The Thief of Baghdad
is a Silent Movie
from 1924 loosely based on stories from One Thousand and One Nights.
It is about a thief from Bagdad
who falls in love with the daughter of the Caliph, and pretends to be a prince in order to marry her. He subsequently goes on adventures to find a treasure in order to prove his worthiness.
It starred Douglas Fairbanks Senior (who also produced the movie and co-wrote the script), and was directed by Raoul Walsh
. Not to be confused with the 1940 remake
Tropes appearing in this film include:
- Arabian Nights Days
- Crystal Ball
- Distressed Damsel: The love interest.
- Enthralling Siren: The hero comes across a few of these in one of the trials he has to face. He's tempted... but then he looks at his beloved's ring, and snaps out of it.
- Heel-Faith Turn: The hero eventually realises what an asshole he's been halfway through the movie, and goes to the city mosque for guidance from the imam he had scorned earlier in the film. Fortunately for him, the imam is a Good Shepherd (okay, maybe not quite in the modern sense, but he still counts!)
- Hermit Guru
- The Hero's Journey
- Earn Your Happy Ending: "Happiness must be earned" is directly stated to be the moral of the story.
- Flying Carpet
- The Infiltration: Used both by the thief, to get into the palace (and the competition for the princess' hand) disguised as a prince, and by the villainous Mongols, to sneak twenty thousand troops into the city disguised as porters bearing gifts. Given how easily both schemes work, a good example of The Guards Must Be Crazy.
- Invisibility Cloak
- Loveable Rogue: Well, he doesn't seem much like this at the very beginning; he uses one of the daily salah to steal a merchant's wares, pops into a mosque specifically to tell the imam that he - the thief, that is - is better than Allah. Luckily, he sees the Princess soon after, and when he realises that she's not another item to be stolen away he becomes a better person for it.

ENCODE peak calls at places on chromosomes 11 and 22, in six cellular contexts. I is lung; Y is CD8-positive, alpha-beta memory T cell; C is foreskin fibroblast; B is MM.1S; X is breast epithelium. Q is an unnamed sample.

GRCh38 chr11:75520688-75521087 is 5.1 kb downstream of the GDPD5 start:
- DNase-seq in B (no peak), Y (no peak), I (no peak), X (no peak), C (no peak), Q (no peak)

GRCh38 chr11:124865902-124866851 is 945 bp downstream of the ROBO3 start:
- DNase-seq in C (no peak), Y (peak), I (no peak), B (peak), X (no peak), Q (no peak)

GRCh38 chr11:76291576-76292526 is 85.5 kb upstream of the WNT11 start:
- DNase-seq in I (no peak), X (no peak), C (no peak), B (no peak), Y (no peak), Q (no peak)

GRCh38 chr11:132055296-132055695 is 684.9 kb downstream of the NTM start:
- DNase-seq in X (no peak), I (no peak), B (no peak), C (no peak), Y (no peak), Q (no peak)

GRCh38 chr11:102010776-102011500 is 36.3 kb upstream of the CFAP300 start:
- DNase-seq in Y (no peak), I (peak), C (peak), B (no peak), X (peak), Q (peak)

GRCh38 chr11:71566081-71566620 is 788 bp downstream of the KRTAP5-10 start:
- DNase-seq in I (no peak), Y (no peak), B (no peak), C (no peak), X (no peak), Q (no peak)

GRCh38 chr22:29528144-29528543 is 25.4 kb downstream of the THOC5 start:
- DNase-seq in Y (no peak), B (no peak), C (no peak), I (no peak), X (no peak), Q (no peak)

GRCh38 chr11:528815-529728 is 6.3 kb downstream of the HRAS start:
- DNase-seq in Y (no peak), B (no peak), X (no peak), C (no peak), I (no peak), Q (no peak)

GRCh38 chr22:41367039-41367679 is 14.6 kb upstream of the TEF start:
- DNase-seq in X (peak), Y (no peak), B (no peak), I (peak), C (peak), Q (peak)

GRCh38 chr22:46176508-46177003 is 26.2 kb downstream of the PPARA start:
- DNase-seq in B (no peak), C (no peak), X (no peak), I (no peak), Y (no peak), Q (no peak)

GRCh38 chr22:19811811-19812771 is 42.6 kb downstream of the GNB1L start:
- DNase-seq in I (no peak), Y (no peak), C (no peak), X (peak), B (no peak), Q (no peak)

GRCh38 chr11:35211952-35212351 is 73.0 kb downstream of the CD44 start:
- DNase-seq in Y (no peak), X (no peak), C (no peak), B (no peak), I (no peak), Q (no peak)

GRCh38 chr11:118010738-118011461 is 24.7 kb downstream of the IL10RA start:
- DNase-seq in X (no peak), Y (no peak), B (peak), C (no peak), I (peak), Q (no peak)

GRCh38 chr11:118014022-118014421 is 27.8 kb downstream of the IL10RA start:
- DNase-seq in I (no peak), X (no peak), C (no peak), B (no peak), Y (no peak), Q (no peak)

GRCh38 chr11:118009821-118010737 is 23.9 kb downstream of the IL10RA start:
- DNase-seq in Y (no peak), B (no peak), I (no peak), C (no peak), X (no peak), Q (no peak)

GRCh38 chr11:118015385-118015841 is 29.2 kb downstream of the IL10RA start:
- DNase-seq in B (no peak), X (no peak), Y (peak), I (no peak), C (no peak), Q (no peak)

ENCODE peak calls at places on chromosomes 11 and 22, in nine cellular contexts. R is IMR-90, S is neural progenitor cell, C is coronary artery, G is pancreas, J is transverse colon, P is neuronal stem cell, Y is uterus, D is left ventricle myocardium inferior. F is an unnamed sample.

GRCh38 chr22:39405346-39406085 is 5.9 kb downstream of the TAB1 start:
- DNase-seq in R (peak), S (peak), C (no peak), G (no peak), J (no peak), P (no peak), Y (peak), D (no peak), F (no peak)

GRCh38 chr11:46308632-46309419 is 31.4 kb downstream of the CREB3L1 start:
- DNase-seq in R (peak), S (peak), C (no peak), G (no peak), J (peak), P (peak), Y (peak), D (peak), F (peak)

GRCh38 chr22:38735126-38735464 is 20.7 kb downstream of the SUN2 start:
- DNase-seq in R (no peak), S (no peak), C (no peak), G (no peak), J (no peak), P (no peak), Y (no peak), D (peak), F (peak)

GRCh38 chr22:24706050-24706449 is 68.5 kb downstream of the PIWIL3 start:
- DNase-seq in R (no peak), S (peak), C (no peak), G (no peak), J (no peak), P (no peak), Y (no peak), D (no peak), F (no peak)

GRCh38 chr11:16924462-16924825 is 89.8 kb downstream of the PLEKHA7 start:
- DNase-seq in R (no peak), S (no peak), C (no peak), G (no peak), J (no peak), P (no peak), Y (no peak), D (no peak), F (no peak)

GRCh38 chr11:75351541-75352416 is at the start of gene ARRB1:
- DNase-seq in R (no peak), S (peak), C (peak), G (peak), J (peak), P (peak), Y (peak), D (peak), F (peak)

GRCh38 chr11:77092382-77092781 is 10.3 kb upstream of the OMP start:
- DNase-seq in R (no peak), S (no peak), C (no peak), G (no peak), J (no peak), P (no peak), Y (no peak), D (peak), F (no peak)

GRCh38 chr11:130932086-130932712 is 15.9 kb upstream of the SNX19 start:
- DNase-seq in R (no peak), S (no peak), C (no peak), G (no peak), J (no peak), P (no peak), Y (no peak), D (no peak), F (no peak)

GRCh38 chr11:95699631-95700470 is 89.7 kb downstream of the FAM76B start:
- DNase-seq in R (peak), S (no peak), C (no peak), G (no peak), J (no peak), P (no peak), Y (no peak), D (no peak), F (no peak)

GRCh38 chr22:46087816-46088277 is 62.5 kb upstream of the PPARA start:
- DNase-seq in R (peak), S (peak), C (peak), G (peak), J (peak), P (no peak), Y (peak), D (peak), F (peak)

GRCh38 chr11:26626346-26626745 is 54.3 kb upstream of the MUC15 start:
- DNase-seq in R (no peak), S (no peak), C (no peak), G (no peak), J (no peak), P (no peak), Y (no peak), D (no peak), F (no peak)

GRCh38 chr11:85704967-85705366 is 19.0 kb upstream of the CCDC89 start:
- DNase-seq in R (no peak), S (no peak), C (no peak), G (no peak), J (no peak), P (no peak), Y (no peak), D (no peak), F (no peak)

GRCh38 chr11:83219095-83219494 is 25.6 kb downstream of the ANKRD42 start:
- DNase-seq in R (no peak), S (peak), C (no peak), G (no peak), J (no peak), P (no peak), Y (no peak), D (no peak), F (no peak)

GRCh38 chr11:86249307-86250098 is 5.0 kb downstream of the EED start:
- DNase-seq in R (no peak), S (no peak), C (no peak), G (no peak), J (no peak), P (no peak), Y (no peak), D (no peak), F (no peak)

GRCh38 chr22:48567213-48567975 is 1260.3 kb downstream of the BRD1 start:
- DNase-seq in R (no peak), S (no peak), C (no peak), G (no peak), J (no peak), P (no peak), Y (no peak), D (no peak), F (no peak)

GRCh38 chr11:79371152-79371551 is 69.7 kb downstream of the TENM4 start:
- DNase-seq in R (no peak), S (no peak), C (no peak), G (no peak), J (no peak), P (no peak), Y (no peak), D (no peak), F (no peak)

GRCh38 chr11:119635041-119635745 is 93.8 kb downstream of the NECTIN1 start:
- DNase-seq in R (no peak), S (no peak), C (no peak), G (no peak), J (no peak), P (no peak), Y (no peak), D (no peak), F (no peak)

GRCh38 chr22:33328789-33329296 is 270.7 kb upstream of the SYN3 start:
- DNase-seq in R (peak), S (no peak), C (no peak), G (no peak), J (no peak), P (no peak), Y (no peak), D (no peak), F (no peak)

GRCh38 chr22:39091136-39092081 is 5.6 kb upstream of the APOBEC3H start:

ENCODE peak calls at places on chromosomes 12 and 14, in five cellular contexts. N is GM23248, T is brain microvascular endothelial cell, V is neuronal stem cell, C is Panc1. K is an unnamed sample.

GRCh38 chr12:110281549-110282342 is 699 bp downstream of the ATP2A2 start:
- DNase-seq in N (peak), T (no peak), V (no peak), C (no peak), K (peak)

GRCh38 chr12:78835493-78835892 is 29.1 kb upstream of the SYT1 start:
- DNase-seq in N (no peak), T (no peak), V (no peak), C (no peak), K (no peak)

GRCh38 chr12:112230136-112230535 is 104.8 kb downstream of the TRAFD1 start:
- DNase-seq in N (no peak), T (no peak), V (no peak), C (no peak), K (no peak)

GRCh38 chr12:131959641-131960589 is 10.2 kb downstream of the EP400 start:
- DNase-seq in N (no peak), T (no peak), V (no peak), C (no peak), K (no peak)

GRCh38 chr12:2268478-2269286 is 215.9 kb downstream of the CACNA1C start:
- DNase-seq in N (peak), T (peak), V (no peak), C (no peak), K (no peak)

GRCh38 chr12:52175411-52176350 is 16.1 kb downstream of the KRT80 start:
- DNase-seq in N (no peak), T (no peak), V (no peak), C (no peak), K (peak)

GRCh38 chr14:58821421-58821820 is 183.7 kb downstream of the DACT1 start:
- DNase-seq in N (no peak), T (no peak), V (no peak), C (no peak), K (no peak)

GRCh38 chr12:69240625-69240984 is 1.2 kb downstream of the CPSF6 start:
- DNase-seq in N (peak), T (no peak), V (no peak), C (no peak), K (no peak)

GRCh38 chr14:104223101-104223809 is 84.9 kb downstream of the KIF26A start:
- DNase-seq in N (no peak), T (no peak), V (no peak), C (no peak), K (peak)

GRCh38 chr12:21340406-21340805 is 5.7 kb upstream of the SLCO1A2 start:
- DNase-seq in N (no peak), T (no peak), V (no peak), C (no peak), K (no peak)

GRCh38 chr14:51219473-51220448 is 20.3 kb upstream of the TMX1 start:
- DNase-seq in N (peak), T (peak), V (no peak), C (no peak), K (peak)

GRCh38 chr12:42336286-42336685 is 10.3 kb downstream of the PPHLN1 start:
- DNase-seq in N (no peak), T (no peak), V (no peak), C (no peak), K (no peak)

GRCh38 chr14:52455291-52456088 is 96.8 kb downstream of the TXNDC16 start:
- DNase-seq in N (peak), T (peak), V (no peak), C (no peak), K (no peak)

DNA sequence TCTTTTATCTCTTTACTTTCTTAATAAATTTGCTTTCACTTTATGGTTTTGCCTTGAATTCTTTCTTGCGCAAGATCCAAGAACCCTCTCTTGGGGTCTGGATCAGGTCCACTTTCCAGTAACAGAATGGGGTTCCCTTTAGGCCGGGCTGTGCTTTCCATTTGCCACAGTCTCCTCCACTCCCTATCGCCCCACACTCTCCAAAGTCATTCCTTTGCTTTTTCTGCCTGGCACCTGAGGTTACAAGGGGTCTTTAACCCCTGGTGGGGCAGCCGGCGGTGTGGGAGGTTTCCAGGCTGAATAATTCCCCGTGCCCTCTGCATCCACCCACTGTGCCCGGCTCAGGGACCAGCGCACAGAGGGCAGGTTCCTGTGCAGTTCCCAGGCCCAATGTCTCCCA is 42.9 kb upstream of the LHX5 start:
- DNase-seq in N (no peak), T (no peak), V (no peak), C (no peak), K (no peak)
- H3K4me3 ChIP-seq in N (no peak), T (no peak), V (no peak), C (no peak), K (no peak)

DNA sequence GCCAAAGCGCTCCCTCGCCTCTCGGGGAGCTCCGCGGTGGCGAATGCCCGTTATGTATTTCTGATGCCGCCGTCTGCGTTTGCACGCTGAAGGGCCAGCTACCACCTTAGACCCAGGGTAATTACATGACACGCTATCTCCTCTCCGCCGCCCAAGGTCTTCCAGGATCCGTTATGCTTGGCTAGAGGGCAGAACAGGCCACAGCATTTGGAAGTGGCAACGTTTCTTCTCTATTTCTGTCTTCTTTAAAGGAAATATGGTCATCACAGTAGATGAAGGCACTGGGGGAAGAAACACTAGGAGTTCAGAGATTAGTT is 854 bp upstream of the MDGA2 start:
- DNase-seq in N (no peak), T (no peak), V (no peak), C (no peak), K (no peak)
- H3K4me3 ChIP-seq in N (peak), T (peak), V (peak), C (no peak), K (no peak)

- No Name Given: None of the characters - except for Ahmed - actually have a first name, and are known simply by their roles in the story.
- And even Ahmed is (apparently) an assumed name to go with the thief's prince disguise. So, in the credits, the thief is just "the thief." On the other hand, the Mongol Khan is (once) introduced as "Cham Shang the Great."
- Pegasus: The winged horse who carries the thief to the Citadel of the Moon.
- Secret Underground Passage. Given how easily the thief and his associate get in and out of the palace, it exhibits Swiss Cheese Security.
- Silent Movie: Considered one of the classics of the medium by fans of old adventure movies.
- Yellow Peril: The "Mongol" characters, all of which are villains.